Treatment of TMJ or Temporomandibular Disorders
The temporomandibular joint (TMJ) is the hinge that connects your jaw to your skull. It lets you move your jaw up and down and side to side. These joints get a lot of use every day as you talk, eat, swallow, and yawn. Problems with your jaw and its muscles are known as temporomandibular disorders (TMD).
TMD can cause pain or tenderness in your face, jaw, neck, shoulders, or in or around your ears when you open your mouth wide, chew, or talk. Your jaw may get “locked” in the open or closed position. You may have clicking, popping, or grating sounds when you open and close your mouth or chew.
You may experience swelling on one or both sides of your face. You may also notice that your bite doesn’t align properly. You may experience toothaches, headaches, hearing problems, earaches, neck, and/or shoulder pain. TMD can cause severe pain and discomfort that can last for years and can affect one or both sides of the face.
There isn’t one exact cause for TMD. Injuries to your jaw, the joint, or the muscles of your head and neck can lead to TMD. Other common causes include grinding or clenching of teeth, the movement of the soft cushion or disc between the ball and socket of the joint, arthritis, and stress – which can cause you to tighten your facial and jaw muscles and clench your teeth.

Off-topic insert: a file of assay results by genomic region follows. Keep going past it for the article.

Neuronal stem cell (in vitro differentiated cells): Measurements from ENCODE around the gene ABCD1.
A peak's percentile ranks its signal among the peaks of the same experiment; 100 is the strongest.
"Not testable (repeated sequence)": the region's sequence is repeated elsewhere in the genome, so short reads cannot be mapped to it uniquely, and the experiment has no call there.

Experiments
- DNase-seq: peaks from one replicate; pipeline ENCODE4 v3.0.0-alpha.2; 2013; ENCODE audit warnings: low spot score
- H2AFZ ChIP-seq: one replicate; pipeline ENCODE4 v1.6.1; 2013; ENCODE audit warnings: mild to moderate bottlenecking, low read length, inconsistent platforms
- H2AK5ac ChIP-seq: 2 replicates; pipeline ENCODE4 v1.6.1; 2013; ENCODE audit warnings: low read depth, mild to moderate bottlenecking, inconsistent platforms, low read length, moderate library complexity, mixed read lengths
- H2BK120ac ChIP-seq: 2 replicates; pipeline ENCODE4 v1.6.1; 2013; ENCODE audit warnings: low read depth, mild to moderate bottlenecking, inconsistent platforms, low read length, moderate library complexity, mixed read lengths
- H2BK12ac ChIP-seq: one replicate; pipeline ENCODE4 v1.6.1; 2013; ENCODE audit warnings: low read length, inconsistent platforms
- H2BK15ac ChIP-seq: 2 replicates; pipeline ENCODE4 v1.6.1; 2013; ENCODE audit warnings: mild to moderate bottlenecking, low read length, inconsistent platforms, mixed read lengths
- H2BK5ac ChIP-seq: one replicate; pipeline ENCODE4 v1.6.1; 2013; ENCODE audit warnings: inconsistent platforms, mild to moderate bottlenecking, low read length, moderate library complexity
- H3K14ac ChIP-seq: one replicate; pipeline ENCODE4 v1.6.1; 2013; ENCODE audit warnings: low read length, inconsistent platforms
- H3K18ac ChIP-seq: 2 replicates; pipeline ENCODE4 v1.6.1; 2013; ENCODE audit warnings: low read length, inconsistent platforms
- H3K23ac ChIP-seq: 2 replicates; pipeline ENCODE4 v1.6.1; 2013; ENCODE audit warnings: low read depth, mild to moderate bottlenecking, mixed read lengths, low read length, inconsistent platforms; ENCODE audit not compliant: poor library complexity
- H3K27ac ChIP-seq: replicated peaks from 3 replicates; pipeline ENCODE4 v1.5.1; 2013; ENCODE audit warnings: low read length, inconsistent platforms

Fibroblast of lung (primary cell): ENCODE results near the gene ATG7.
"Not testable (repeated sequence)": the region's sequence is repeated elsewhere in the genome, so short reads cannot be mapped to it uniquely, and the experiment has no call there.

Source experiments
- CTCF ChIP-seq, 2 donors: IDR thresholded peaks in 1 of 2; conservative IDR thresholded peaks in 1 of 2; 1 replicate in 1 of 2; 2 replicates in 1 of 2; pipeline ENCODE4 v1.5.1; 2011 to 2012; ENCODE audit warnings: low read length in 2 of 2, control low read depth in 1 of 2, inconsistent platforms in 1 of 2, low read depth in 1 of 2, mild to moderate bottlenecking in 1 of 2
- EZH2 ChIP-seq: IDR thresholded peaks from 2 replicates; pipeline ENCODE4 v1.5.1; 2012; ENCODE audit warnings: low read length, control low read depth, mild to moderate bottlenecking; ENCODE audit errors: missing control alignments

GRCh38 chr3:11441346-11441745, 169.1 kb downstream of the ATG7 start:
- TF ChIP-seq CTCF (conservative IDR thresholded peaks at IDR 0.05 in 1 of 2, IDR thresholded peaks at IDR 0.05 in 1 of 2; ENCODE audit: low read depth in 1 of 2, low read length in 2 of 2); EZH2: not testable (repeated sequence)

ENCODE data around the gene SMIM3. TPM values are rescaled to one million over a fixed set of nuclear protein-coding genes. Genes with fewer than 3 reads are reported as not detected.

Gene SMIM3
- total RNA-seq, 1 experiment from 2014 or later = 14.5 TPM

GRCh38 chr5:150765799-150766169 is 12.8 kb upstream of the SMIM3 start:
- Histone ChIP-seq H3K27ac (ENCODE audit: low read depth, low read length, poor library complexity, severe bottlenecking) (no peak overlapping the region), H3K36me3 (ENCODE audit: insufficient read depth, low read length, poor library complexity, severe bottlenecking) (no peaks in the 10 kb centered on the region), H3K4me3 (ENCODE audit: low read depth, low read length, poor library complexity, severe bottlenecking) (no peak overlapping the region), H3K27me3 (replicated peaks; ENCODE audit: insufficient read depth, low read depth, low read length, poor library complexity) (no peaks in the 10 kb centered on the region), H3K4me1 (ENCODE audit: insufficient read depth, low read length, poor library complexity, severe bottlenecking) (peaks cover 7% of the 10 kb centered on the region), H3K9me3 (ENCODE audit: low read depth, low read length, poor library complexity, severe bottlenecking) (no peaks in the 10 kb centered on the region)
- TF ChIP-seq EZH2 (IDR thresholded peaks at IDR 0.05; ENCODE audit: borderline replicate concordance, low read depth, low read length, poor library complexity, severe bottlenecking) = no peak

Bonded teeth do not require special care beyond good oral hygiene practices. However, the bonding material is not as stain-resistant as the material used in crowns or veneers. Brushing twice a day, flossing once a day, and visiting the dental hygienist for regular cleanings will help keep bonded teeth from staining.
- Medications like over-the-counter pain relievers, tricyclic antidepressants, sedatives, and muscle relaxants.
- Bite guards or oral splints to help prevent damage from clenching or grinding of teeth.
- Physical therapy, including ultrasound, electrical nerve stimulation, and radio wave therapies.
- Dental work to repair or correct a bite problem.
- Arthrocentesis may be used if you have no major history of TMJ, but your jaws are locked. It can be performed in your dentist’s office. You’ll receive general anesthesia, and your dentist will insert needles or special tools into the joint to wash it out, get rid of damaged tissue or dislodge a stuck disc, or to unstick the joint itself.
- Arthroscopy is is surgery done with an arthroscope – a special tool with a lens and a light on it to allow the dental surgeon to see inside the joint. Under general anesthesia, the doctor will make a small cut in front of your ear and insert the arthroscope. Using this tool with a video monitor, the doctor will examine your joint and the area around it, remove inflamed tissue, or realign the disc or joint. This minimally invasive surgery has fewer complications and requires a shorter recovery time than a major operation.
- If complications prevent the dental surgeon from performing surgery with the arthroscope, open joint surgery may be necessary. This requires general anesthesia, and the surgeon will open up the entire area surrounding the join for better access. Open joint surgery requires a longer recovery time, and there is a greater risk of scarring and nerve damage.
If you are experiencing jaw pain, schedule a consultation with one of our dental specialists to discuss TMD, and see if one of our treatment options can help.